Capsize test, August 2015 at Chichester Harbour (a deliberate test, with no kids aboard).

These are performed regularly to ensure that the buoyancy equipment is functioning correctly. Wood may float, but not always above the water, so we use modern methods to ensure the safety of our guests. Swallow is difficult to capsize, but relatively easy to right again without outside assistance.

Twins - one fair one dark-haired - sail Swallow on Chichester Harbour in 2014:

We visited Buckler's Hard, a favourite anchorage for the Ransomes, in 2013.

Spot the lazy anchor work

Sophie Neville takes the helm once more

Swallow is spending 2012 in the Lake District, giving joy and excitement to different families once or twice a week.

Excitment on the faces of our youngest crew

Iconic hills in the background

Moored in the secret harbour on the island

Swallow spent a hectic few weeks in Norfolk, and the following pictures are from Joe Farrow and Will Daniels.

A Norfolk Punt racing dinghy called Swallow 2 chases the small Swallow across Barton Broad

Looking aft at the helmsman whilst sailing on Hicking Broad

Moored on the Broads (the 'Outlaw' was obviously hiding in the reeds)

Swallow met with Nancy Blackett (Arthur Ransome's own yacht) on the River Orwell, and was graced by another visit from Sophie Neville.

©John Saxton

Swallow visited Chichester Harbour, a place where Arthur Ransome enjoyed yacht cruising in his later years. Bosham Sailing Club hosted a Classic boat rally, and Swallow attracted many visitors.

Magnus Smith (one of the project's founders) has a perfect day's sailing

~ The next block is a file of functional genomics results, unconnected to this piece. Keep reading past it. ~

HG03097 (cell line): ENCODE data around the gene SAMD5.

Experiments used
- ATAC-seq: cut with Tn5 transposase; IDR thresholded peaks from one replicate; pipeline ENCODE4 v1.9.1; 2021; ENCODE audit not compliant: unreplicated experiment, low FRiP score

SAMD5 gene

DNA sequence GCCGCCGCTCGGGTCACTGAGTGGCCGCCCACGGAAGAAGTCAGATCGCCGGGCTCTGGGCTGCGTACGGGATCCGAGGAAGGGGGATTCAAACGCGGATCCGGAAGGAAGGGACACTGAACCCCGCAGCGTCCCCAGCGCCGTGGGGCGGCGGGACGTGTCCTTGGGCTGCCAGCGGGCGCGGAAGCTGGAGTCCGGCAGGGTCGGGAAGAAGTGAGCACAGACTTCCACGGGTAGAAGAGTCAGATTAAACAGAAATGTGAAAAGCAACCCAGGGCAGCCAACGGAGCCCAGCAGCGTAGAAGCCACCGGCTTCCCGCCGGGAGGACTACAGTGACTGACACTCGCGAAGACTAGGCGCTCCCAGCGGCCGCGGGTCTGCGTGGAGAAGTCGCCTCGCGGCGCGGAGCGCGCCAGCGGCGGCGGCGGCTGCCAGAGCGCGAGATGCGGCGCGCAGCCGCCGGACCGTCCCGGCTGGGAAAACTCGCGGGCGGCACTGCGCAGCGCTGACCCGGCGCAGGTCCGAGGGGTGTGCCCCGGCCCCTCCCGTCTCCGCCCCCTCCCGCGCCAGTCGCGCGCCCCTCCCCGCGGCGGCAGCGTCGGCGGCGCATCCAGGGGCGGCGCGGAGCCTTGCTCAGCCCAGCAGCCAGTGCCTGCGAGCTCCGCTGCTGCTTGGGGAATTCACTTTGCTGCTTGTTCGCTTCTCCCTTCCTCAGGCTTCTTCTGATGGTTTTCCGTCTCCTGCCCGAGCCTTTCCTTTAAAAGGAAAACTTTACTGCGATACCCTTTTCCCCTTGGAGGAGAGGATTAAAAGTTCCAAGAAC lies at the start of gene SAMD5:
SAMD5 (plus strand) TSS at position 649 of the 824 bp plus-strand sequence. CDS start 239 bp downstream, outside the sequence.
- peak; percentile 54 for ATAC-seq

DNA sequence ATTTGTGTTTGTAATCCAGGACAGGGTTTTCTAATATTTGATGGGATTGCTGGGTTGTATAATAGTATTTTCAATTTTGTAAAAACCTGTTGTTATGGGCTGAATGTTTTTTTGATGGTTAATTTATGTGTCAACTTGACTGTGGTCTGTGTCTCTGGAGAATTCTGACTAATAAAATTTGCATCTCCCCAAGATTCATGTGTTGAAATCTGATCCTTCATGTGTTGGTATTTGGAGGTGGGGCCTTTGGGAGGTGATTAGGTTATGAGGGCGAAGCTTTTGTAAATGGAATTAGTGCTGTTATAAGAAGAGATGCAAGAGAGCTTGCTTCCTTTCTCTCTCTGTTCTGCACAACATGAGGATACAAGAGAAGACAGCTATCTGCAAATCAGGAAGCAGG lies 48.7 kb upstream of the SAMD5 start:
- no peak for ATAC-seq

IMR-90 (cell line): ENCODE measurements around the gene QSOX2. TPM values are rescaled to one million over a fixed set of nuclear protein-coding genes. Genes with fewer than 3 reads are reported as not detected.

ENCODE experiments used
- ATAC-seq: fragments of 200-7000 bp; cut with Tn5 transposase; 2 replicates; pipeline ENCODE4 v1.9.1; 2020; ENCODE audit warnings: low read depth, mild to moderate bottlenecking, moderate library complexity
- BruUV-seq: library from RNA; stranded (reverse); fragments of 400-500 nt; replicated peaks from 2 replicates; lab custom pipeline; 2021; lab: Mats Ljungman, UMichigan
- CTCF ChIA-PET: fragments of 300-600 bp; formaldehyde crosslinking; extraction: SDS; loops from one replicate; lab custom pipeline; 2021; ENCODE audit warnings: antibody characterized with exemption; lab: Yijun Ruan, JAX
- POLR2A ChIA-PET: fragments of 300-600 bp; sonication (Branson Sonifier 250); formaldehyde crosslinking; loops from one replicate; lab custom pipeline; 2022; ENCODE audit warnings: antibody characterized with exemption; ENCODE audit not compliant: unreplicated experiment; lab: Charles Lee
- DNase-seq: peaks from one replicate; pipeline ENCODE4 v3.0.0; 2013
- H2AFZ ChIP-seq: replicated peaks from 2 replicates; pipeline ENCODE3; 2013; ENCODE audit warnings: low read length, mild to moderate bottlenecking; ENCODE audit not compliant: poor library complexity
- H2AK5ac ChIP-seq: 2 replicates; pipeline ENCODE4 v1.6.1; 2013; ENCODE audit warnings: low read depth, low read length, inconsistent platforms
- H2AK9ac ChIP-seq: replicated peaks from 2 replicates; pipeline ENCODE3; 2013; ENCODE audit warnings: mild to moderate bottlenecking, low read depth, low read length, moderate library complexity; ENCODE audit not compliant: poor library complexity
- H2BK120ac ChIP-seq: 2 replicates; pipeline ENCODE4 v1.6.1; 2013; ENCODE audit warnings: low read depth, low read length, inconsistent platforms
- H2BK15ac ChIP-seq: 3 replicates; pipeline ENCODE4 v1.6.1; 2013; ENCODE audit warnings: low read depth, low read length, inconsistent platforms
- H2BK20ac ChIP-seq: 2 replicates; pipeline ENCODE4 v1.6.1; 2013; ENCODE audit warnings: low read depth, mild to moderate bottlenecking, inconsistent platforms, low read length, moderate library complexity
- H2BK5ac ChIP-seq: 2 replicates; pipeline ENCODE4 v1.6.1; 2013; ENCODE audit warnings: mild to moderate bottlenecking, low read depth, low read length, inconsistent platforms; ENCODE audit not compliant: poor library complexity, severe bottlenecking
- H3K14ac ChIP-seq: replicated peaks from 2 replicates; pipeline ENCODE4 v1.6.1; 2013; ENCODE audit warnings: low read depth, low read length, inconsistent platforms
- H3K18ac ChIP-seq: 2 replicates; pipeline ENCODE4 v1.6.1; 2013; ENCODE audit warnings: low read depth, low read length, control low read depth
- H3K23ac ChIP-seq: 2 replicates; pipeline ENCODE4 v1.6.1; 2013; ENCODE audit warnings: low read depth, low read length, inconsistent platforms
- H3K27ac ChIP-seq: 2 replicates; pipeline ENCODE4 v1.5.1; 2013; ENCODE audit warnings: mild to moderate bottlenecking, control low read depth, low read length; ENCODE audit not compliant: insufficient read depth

View over the bows into the estuary

Cruising past Thorney Island

Swallow was sailed for the first time in 2011, since filming ended in 1973. Sophie Neville went aboard her ship again at Coniston, and many others had the chance to sail too.

©Barry Healas -

Swallow was exhibited at the London Boat Show in January 2011, shortly after renovation. She gleamed!

©Tom Gruitt -

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A grown-up Sophie Neville, who played Titty Walker in 1974, is reunited with Swallow.

©Sail Ransome

These photos from October 2010 show the restoration process.

©Patterson Boatworks

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Old varnish stripped off, woodwork ready for repairs

Internal varnishing begins

Bow has been repaired very nicely

First few coats of varnish completed

The transom is looking much neater (the name will be repainted)

Remember John oiling the mast in Swallowdale?

These photos show Swallow's condition as purchased in May 2010.

©Sail Ransome

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Transom - shows sculling notch and name

Rear seat is not original as has modern screws and design of support

Owners/builders mark - WIlliam King boatyard of Burnham-on-Crouch.

Older rudder has "SWALLOW" cut into it

Older-looking rudder

Ugly rudder (used in the film) fits on better

Main thwart - the design of the 'knees' dates the construction as post-war

Fore thwarts showing mast support and an old bolt used as a belaying pin

Mast step

The sail - made by Cranfield Sails (Burnham-on-Crouch)

Gaff is badly split

(but boom and mast are fine)

Boom jaws go round the mast

A very simple tiller and the rowlocks

Bow - showing red paint below the waterline

Roger's place

Traveller goes up and down the mast (no sister-hooks to mouse)

Halyard sheave at top of mast

All spars and oars

(rather heavy for children to lift!)